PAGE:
Being Singular Plural: Moving Images from India at Deutsche Guggenheim

. June 29, 2010 . 0 Comments

It unites a selection of recent films and videos that investigate the individual nature of life and the moving image and that are produced by some of the most innovative and rigorous media practitioners today: Shumona Goel and Shai Heredia, Sonal Jain & Mriganka Madhukaillya of Desire Machine Collective, Amar Kanwar, and Kabir Mohanty.

All of these artists have a background in cinema and a majority of them continue to screen their films in international festivals. They employ film and video to formulate complex aesthetic, technological, and sociopolitical statements that question the often-bombastic cinematic strategies, methods, forms, and subjects of the global media industry. Being Singular Plural thus celebrates and explores the unobtrusive and the unseen.

Philosopher Jean-Luc Nancy’s idea of “being singular plural” (from his book of the same name, first published in 1996), in which the individual is always understood within a social framework, provides the structural scaffolding for the exhibition. The films’ and videos’ images do not serve as windows to the world, nor point to any transcendental truths, but are presented as they are, distinguished by their evidence. As Nancy has argued, the emptying out of representation, wherein evidence lies, points to the moving image as an end in itself rather than a means to an end that may lie outside the image’s surface.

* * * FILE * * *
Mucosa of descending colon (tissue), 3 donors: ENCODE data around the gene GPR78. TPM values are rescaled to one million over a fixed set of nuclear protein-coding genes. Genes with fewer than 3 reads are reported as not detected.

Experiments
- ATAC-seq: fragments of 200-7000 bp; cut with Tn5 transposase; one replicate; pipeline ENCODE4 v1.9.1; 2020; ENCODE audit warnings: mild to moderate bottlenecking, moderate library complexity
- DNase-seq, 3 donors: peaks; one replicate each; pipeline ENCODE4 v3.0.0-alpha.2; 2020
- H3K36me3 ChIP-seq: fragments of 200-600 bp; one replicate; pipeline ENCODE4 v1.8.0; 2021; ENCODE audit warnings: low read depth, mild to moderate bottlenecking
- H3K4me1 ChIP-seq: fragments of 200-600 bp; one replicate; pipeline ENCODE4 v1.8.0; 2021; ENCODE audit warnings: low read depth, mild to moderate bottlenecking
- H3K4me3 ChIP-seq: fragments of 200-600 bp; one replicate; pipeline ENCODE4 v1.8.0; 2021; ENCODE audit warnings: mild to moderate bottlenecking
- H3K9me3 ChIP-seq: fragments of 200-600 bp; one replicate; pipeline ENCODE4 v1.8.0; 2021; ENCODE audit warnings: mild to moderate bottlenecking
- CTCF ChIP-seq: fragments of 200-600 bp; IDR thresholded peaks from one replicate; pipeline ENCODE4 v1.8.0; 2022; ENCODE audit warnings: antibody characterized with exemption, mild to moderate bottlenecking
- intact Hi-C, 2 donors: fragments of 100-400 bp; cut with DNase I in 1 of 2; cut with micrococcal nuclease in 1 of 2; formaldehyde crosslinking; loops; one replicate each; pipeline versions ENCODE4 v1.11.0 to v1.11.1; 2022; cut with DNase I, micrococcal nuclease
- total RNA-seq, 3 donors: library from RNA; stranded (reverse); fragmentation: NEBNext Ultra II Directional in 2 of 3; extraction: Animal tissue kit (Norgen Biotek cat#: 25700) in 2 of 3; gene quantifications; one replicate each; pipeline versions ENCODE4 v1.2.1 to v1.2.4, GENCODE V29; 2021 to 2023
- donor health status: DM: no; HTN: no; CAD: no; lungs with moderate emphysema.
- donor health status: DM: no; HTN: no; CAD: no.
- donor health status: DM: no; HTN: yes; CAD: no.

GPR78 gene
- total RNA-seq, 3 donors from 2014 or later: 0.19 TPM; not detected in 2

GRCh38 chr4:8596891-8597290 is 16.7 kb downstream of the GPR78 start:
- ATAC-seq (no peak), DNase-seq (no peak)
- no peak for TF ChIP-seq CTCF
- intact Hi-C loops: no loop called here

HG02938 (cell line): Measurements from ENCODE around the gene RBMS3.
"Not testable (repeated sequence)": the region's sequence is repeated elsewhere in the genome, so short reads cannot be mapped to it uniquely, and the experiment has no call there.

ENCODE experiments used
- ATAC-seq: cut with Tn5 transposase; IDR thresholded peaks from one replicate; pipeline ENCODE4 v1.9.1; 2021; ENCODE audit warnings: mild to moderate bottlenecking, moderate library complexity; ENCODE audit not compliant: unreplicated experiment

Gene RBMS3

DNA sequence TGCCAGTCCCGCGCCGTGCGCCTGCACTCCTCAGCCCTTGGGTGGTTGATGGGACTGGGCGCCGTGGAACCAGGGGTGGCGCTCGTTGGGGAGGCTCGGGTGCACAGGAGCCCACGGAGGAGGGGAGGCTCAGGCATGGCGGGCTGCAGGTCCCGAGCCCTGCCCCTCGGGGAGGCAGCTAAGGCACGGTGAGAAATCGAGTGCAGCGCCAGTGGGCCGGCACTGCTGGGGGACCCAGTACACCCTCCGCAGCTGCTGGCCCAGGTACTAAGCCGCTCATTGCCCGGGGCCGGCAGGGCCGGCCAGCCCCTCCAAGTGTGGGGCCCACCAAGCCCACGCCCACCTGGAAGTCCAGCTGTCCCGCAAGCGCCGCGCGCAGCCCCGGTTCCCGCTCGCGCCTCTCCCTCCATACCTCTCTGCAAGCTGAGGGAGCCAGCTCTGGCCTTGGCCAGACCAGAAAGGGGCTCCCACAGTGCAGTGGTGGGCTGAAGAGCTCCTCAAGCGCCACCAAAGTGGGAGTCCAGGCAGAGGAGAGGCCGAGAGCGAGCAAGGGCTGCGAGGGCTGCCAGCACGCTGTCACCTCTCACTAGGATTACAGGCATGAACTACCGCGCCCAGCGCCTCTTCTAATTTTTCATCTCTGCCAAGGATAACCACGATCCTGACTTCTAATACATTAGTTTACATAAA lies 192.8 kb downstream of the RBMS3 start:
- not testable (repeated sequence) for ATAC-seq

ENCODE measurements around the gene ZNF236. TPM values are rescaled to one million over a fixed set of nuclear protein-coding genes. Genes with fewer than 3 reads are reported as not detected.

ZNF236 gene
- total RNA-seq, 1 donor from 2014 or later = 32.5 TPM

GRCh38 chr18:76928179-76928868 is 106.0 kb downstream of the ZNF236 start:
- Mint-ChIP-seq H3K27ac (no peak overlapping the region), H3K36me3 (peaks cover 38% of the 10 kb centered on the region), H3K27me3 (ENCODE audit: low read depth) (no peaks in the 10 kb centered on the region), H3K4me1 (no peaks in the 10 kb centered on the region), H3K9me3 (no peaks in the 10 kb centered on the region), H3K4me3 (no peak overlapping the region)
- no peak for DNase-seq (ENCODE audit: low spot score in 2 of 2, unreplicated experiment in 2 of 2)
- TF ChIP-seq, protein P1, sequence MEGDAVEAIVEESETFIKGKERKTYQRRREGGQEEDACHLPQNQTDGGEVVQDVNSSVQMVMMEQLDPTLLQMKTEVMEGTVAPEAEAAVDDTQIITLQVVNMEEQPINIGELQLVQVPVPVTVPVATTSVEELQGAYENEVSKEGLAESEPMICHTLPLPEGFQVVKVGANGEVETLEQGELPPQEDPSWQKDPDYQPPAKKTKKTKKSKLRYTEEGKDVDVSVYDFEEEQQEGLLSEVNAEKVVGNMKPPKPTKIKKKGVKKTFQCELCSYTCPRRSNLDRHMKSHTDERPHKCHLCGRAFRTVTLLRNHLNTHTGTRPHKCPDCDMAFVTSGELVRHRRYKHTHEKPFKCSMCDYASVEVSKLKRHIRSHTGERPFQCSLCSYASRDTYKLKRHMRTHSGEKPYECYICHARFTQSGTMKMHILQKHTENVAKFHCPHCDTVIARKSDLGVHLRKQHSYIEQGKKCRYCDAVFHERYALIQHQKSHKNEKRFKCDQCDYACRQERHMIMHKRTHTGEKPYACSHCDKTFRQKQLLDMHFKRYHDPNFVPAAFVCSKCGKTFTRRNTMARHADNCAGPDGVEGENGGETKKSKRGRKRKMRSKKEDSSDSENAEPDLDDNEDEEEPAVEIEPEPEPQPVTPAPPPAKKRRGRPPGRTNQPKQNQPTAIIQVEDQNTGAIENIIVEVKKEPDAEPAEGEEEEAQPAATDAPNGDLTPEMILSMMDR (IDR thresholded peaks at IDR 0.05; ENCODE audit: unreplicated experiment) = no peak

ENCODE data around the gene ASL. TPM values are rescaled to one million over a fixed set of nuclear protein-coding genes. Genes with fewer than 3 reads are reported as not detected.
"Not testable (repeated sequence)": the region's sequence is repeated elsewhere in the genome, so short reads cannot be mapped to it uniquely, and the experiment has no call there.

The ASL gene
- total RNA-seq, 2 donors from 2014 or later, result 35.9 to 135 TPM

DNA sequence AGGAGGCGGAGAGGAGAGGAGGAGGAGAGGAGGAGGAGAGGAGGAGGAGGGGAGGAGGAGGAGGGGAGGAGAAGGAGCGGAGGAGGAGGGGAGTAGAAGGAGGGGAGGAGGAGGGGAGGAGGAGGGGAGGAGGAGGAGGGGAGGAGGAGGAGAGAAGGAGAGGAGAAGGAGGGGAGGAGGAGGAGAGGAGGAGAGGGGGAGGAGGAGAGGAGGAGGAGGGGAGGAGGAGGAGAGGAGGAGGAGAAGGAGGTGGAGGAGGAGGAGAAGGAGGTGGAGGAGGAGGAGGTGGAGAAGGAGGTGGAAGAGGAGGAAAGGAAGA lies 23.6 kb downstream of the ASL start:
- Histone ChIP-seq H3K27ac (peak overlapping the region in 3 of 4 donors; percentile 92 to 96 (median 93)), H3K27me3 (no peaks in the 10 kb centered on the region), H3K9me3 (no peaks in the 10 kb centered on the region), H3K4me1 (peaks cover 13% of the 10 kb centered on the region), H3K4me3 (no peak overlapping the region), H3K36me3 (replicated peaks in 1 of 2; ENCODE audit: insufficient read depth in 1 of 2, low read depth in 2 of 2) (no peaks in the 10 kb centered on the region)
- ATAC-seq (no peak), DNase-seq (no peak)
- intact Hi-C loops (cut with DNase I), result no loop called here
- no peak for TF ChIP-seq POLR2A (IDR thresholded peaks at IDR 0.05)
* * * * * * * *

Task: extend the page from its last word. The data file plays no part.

This embodiment of truth, as it resides within the very structure and materiality of the moving image, overturns previous expectations of how it communicates – it seeks to bridge worlds through affect and sensation. Recognizing the complex character of the “first-person plural” and the interconnectedness of all beings, the selected films and videos invite the viewer to study, reassess, and challenge conventional categories such as fact and fiction, art and cinema, and objectivity and subjectivity, thereby instigating new kinds of viewership. By manipulating sound, image, and text in experimental ways, the artists shift viewers’ positions from those of passive spectatorship to those of active participation-to places where the “we” of “being together” is located in the immediate here and now.

Image: Amar Kanwar
The Face (from The Torn First Pages), 2005
© Amar Kanwar and Marian Goodman Gallery,
New York/ Paris

www.deutsche-guggenheim-berlin.de

Category: Fine Art

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